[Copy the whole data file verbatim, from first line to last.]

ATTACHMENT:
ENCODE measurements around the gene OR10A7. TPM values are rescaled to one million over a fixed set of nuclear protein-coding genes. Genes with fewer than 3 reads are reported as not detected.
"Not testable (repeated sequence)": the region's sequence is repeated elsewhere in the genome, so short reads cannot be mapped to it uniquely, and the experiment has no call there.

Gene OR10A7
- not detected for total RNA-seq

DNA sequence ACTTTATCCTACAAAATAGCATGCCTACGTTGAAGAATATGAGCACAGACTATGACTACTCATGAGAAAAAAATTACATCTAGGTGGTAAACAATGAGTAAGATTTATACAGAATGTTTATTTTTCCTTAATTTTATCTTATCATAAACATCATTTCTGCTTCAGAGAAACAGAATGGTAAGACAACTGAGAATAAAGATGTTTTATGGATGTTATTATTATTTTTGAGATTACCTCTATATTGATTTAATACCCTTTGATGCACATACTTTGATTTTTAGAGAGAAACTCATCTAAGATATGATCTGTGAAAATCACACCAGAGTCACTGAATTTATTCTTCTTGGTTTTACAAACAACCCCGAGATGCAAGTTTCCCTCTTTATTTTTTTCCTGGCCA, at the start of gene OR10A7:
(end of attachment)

ENCODE measurements around the gene OR10A7. TPM values are rescaled to one million over a fixed set of nuclear protein-coding genes. Genes with fewer than 3 reads are reported as not detected.
"Not testable (repeated sequence)": the region's sequence is repeated elsewhere in the genome, so short reads cannot be mapped to it uniquely, and the experiment has no call there.

Gene OR10A7
- not detected for total RNA-seq

DNA sequence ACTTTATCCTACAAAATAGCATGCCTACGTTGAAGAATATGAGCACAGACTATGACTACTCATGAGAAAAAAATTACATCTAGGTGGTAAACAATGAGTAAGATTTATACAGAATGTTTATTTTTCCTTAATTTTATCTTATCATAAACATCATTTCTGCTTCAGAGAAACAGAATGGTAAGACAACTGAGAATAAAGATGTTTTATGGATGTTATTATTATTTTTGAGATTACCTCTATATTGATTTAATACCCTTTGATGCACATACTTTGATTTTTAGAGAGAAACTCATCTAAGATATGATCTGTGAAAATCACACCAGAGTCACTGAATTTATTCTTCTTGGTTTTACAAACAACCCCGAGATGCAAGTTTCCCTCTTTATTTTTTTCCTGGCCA, at the start of gene OR10A7: